Misgender

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Dr. Goodword
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Misgender

Postby Dr. Goodword » Wed May 13, 2020 8:20 pm

• misgender •


Pronunciation: mis-gen-dêr • Hear it!

Part of Speech: Verb

Meaning: To refer to someone using words associated with a gender that the person does not identify with, especially transgender people, i.e. referring to a transgender biological female as "she" or "ma'am".

Notes: The recognition of the social problem of transgender by some if not a majority of people brings with it language problems, especially with forms of address. Today's word addresses this issue. This word is so young, it hasn't had time to propagate a lexical family, so we have to use the present participle, misgendering, as an adjective and noun. It is akin to cisgender "related to biological sex".

In Play: Misgendering mostly offends transgendered people: "Since Henrietta's transition, she has suffered much from intentional and unintentional misgendering." But we are beginning to learn how to fight misgendering: "At Ethical Society meetings our name tags identify the pronoun (he or she) we wish to be addressed as, so as to avoid misgendering."

Word History: Today's Good Word comprises the prefix mis- "wrong(ly)" + gender. It is a new word that first appeared in print in 1989 in the sense expressed above, so it probably arose in the 1980s. It is usually attached to verbs but, in this case, it attaches to a noun to make it a verb. English borrowed Old French gendre twice: once with the D, resulting in gender and later, in Middle French, without it, resulting in genre. The French word derived from Latin genus, generis "kind, species". Latin inherited its word from PIE genê-/gonê- "give birth to, beget", a word whose remnants we see in English kin and king. We find it without its vowel in Latin pregnan(t)s "pregnant (pre-birthing)" and with it in Greek genesis "birth, beginning". That is it in generation, too, borrowed from Latin.
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call_copse
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Re: Misgender

Postby call_copse » Thu May 14, 2020 6:44 am

A good word indeed.

My cousin has often been misgendered by our family. She is a strapping 6'4" smelly, hairy person, born a man, who has become a woman officially. It's hard to actually get the name right when you knew them as something else for many years despite your best intentions! :D She lets us off though.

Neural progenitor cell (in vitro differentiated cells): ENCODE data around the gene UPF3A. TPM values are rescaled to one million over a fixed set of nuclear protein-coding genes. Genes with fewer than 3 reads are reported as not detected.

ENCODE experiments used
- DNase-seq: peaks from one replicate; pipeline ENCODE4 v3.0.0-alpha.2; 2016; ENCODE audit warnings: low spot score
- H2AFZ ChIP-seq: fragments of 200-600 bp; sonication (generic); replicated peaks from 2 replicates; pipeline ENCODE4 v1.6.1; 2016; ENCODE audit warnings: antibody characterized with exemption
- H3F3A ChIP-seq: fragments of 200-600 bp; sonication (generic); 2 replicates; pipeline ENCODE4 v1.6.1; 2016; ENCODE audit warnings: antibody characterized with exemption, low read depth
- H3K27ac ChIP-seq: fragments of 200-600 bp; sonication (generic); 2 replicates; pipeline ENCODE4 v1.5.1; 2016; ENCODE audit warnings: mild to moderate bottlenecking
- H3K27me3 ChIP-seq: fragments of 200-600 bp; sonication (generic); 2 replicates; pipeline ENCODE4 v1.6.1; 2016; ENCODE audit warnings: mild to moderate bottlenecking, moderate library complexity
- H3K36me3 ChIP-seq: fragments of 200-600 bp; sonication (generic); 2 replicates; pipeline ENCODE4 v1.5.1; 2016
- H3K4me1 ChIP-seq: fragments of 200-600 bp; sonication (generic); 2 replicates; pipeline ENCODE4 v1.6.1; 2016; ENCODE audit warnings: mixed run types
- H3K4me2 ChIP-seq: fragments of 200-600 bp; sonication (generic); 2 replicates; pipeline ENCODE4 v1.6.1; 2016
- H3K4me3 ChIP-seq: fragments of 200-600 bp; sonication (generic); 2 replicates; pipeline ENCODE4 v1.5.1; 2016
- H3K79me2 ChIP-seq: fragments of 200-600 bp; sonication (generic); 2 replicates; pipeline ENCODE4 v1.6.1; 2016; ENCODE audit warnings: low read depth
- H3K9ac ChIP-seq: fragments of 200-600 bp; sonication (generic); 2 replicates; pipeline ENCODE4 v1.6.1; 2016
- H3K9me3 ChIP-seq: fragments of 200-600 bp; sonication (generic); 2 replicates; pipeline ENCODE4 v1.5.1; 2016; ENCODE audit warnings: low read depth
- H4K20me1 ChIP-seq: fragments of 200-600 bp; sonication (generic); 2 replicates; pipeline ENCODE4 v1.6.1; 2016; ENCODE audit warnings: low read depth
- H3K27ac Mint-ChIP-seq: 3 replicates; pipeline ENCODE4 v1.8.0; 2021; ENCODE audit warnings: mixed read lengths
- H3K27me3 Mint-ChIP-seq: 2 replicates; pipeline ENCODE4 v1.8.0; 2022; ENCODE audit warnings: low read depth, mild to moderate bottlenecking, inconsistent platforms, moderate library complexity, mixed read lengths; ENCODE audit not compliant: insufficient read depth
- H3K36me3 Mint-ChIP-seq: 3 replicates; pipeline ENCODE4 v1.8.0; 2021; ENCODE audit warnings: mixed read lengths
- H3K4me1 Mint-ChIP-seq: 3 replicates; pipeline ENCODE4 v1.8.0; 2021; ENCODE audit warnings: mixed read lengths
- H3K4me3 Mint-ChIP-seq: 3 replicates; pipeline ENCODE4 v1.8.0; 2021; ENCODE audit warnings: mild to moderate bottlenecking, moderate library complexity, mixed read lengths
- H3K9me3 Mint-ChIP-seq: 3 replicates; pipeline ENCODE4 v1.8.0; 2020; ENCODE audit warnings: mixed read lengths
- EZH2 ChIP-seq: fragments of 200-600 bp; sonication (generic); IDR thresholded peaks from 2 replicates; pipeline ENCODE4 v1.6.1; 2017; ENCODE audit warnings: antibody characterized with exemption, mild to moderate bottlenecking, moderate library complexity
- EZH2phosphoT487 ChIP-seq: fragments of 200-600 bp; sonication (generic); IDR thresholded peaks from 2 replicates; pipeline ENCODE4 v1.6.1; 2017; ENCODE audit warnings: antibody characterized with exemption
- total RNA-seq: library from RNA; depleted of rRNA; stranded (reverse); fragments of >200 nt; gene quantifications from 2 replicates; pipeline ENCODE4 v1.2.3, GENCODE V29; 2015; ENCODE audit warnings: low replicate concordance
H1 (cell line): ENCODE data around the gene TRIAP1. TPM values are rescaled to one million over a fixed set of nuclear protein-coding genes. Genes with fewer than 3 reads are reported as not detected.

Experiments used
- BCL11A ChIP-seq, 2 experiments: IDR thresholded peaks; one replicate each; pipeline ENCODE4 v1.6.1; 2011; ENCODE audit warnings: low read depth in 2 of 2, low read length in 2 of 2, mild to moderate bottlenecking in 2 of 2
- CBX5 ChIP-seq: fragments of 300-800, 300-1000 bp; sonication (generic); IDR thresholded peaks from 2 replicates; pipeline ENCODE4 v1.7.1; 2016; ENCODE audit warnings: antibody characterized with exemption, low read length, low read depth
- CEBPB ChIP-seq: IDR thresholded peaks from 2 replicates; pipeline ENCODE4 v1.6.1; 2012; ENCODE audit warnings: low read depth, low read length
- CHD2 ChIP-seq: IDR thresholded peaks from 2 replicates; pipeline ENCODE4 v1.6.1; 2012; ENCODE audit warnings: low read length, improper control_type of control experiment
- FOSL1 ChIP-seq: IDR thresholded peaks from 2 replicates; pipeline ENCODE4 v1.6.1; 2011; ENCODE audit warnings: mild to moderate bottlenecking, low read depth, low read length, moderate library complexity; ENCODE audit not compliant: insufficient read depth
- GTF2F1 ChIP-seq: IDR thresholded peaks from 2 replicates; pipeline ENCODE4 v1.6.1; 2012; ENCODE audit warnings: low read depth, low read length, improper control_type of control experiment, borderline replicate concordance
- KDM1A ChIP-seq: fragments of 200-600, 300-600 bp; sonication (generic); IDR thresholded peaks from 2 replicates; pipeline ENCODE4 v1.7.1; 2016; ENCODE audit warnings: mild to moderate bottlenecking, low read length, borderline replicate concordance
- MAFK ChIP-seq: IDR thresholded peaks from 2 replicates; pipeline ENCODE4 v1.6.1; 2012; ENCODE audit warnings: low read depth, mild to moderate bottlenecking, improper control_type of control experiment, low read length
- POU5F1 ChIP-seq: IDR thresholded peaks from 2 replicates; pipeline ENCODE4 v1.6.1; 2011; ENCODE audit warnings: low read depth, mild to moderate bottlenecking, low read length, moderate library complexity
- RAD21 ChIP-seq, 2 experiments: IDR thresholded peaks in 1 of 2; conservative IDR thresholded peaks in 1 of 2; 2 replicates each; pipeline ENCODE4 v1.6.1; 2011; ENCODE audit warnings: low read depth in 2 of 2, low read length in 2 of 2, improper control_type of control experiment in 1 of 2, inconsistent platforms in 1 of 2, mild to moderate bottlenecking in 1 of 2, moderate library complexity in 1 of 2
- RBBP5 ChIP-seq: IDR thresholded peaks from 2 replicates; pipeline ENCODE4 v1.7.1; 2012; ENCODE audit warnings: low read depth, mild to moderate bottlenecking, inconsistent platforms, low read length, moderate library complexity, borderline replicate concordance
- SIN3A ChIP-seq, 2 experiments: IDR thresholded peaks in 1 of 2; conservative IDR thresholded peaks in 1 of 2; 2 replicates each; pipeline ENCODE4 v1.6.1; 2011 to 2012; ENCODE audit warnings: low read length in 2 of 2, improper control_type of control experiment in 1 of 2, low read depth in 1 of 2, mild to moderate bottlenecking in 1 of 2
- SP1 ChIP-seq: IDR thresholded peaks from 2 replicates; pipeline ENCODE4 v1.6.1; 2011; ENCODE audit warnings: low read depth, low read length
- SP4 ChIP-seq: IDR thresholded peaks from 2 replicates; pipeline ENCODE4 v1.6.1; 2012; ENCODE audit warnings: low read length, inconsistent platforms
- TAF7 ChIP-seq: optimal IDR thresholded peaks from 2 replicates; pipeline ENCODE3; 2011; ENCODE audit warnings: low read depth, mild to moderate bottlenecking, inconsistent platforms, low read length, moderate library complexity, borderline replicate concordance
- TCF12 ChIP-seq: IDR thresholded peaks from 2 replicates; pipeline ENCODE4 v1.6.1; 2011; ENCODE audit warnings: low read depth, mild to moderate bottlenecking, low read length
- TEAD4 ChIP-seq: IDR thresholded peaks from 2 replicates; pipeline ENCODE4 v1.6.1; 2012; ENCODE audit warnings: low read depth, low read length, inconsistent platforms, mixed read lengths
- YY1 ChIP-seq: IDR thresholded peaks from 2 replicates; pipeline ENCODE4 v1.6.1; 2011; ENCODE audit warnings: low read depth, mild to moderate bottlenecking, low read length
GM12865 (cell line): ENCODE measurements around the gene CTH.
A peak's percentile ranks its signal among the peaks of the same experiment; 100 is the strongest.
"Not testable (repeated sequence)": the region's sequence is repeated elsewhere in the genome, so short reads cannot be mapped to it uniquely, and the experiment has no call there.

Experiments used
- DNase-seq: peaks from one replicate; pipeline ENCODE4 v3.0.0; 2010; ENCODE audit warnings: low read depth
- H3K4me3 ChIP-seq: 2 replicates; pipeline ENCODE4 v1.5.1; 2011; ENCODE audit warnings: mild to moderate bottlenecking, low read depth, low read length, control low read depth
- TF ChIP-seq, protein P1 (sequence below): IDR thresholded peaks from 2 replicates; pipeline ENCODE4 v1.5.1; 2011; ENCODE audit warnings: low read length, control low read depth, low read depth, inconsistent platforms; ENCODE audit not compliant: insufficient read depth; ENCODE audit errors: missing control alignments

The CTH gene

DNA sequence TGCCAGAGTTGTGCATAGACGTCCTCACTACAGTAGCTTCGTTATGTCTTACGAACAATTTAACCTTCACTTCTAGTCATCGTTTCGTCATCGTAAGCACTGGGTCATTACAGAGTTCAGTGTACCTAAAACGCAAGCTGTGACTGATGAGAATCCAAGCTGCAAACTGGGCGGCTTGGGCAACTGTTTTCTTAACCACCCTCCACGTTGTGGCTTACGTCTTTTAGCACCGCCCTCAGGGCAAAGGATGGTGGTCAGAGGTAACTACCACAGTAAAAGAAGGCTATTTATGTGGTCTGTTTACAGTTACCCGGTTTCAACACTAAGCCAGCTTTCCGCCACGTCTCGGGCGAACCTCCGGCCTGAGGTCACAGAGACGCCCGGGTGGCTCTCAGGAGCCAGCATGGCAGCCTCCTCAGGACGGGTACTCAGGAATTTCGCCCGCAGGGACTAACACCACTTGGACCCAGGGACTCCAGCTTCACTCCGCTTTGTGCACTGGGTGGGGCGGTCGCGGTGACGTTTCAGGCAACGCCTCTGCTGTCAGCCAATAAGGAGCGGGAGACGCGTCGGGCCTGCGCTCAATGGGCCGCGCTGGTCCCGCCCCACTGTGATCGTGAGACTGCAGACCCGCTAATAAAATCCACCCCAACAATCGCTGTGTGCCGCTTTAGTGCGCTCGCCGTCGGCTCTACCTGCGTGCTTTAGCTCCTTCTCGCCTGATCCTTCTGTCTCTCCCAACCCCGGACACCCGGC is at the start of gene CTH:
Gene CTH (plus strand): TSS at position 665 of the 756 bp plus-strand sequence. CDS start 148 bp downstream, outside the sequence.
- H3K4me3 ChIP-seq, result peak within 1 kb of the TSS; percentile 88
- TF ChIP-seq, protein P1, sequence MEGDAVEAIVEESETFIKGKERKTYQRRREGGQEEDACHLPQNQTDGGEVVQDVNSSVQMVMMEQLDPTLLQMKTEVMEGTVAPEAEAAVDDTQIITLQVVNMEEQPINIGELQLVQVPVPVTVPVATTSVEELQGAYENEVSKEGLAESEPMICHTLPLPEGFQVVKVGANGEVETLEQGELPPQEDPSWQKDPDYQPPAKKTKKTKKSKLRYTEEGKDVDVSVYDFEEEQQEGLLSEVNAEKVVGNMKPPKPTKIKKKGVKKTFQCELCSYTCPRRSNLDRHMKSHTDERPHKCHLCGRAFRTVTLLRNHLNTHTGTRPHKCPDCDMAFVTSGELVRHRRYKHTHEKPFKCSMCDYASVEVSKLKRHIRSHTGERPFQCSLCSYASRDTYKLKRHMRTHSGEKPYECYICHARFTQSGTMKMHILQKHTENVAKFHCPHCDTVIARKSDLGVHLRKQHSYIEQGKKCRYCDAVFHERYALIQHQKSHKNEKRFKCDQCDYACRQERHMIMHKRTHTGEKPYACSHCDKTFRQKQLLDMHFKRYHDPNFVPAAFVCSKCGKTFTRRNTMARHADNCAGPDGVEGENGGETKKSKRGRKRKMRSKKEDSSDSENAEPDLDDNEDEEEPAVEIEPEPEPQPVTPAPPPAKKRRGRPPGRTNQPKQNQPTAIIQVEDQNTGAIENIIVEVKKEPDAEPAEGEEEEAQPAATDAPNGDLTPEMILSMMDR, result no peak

An associated word is deadnaming, i.e. using their original name, considered offensive in that community.
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Re: Misgender

Postby damoge » Thu May 14, 2020 11:42 am

You left out one pronoun. There are people who prefer to use "they" in reference to themselves to avoid the he/she system altogether. It is hard to use "they is" or even "they are" but eventually I suppose we CAN get used to most anything, if we try.
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Re: Misgender

Postby David Myer » Mon May 18, 2020 12:38 am

Yes Debbie, we could try to get used to it - and it is certainly now accepted by the lexical powers. But in this case, I think we should continue to rail against it. This grotesque effort in our major 'quality' newspaper the other day:

A well child will not starve themselves.

Yes, an appalling construction. And we can't say 'themself'. What on earth is wrong, while we dream up a whole new word, with 'itself'?

Sure, 'it' is generally used for inanimate objects, but it is and has been widely used where gender is irrelevant or unknown. There is nothing wrong with 'the dog buried itself in the sand'. Why on earth not the same for a human child? Indeed, if we are on the beach and a naked child buries itself, is it appropriate to demonstrate that you have noticed that it was a boy, by referring to 'him' rather than 'it'?